By Santriani Bohari Jaon
When people share their Ramadan stories, it is always full of their accounts of spiritual highs. People leave Ramadan feeling closer to Allah than they had entering it. They write stories of Love, warmth, and hope.
But when I recall the Ramadan I was given the opportunity to spend in Istanbul 5 years ago, I cannot be anything more than completely honest—Ramadan that year had left me with more questions unanswered than I had had coming into the blessed month.
What does it mean to be close to Allah?
Who is closer to Him: the one who sits alone outside the mosque, too afraid to enter but with a heart crying silently for its Lord, or the one inside the mosque, filling his time with acts of worship but with a heart frustrated that it was feeling nothing at all?
Where was Allah? Was he with the one who prayed in hope of reward and fear of punishment, without knowing despair or happiness, or was He with the one who never prayed and had known darkness all his life, yet felt a visceral, primordial hunger for the reality of worship?
Who was I? Who is Allah? What was I here for? Where did this emptiness in my chest come from?
I spent most of the days of Ramadan wandering aimlessly through the streets of Istanbul, a battle raging within me at every step. Before that, I never really prayed or cared much about my faith, but when I was about 14 years old, I had made a promise to God that I would never go clubbing, partying, or drinking, and up until then, I made sure I kept that promise.
At the time, though, I was filled with resentment, anger and hurt, and I started to hit the clubs every other night, to forget it all and numb myself. It left me feeling a kind of emptiness and loneliness I’d never known, but I never really spoke about it to anyone. I would wake up every morning feeling emptier than I had the day before, and I couldn’t recognize myself. It was suffocating, but I was convinced that there was no more space for me with God, so I just kept bulldozing through my life.
I feared two things at once: not finding the answers to any of my questions, and the answers themselves. I’d come to Istanbul alone, without knowing a word of Turkish, desperate to run from my own life, but without having any idea of where I was running to.
At dusk, when the square between Haggia Sophia and the Blue Mosque was overrun with families having an outdoor iftar on the grass together, and the azan began to reverberate from these two sacred behemoths flanking the square, I stayed at the perimeter, filling my stomach with some simit (sesame bread), and filling my heart with the sight of mothers feeding their young children while they themselves ate so little.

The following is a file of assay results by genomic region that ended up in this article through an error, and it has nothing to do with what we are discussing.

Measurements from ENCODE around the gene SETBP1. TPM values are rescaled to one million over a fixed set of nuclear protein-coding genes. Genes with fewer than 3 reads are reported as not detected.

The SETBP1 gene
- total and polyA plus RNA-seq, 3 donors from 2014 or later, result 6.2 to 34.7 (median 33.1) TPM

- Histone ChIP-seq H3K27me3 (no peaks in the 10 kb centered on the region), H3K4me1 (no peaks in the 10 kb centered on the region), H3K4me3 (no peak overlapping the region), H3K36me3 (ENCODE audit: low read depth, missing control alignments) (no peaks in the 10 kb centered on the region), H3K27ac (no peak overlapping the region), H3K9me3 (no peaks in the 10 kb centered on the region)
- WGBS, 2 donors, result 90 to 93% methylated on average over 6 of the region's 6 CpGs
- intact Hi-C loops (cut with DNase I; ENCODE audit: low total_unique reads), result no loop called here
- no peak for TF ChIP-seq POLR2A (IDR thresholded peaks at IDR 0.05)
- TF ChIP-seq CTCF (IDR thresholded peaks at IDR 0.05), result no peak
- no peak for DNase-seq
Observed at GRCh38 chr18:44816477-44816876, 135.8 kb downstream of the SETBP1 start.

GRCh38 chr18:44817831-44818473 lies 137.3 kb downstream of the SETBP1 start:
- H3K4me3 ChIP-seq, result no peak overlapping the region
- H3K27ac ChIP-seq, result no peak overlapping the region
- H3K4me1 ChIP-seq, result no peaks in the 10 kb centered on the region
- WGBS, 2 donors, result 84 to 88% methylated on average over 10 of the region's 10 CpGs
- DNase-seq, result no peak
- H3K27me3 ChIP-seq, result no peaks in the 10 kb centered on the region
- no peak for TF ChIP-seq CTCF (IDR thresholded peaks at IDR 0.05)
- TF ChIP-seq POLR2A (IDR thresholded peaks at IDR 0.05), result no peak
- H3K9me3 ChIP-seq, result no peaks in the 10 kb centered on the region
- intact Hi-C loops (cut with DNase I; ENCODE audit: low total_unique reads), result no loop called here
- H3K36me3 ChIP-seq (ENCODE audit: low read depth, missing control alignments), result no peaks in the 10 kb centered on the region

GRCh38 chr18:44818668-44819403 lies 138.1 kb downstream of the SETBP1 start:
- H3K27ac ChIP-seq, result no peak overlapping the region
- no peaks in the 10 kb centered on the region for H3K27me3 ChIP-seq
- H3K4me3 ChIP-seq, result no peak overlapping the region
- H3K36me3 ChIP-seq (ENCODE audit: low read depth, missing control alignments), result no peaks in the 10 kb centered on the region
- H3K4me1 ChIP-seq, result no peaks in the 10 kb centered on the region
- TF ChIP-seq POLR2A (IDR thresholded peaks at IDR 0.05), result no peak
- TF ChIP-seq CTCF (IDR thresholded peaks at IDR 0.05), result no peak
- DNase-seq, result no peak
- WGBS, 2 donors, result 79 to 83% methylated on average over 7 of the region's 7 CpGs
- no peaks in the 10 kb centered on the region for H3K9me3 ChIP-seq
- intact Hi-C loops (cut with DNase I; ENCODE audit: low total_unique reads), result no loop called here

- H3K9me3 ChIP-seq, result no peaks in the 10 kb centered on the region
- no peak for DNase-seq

Unconditional love. If human beings were capable of it, why did it seem as though God loved only the pious?
In the afternoons, when I sat under the vast domes of The Blue Mosque, not knowing what du’a to make, what dhikr to recite or which surah to read, I would just gaze up at the domes themselves for hours on end, mesmerized by the intricacy, detail, subtlety, and meticulousness of the architecture.
Was beauty itself sacred? In a world that had perverted physical beauty and equated it with weakness, why was it that just staring at the sacred architecture seemed to envelop my heart in a blanket of radiance and tranquility that I had never known?
At night, when the azan for Isha’ was called, and the pious hurried into the mosques, some with their families, some alone, I watched from the sidelines, wanting to join, yet never more acutely aware of my unworthiness.
Did Allah grant an audience only to the pious during Ramadan? If the luminous glow of the full moon in the night sky made itself known to anyone who looked up without exception, would Allah deprive anyone at all amongst His creation of Himself even if they only sought Him for a moment?
The Ramadan that I spent in Istanbul away from family, friends and familiarity filled me with a kind of yearning for Allah that I had never tasted before. That, in itself, was a droplet from the endless oceans of Divine Mercy that He had gifted upon me whilst I sought to quench my thirst without realizing it.
I spent most of that Ramadan bleeding and aching from the limits I’d misperceived on Allah’s Mercy and Forgiveness. There was no defining moment for me from which I moved on and left everything behind without looking back. It took time; at times I felt that I’d taken two steps forward, and other times, two steps backwards. But the resulting brokenness I felt was what kept me going. In time, I came to learn that it was that very brokenness that was the key to drawing closer to Allah. It isn’t about being perfect, it’s just about the willingness to keep moving forward and focus on Allah instead of the inherent limitations within myself.
If the reality of Ramadan is as an institution of spiritual training to prepare us for the journey towards Allah in the rest of the months of the year, then those very same unanswered questions that I started to ask were the greatest gift from Him, because they sent me on a lifelong journey to find the answers in Allah, by Allah, from Allah and to Allah. This was the gift that kept on giving, from the Giver of Gifts Himself. Alhamdulillah.
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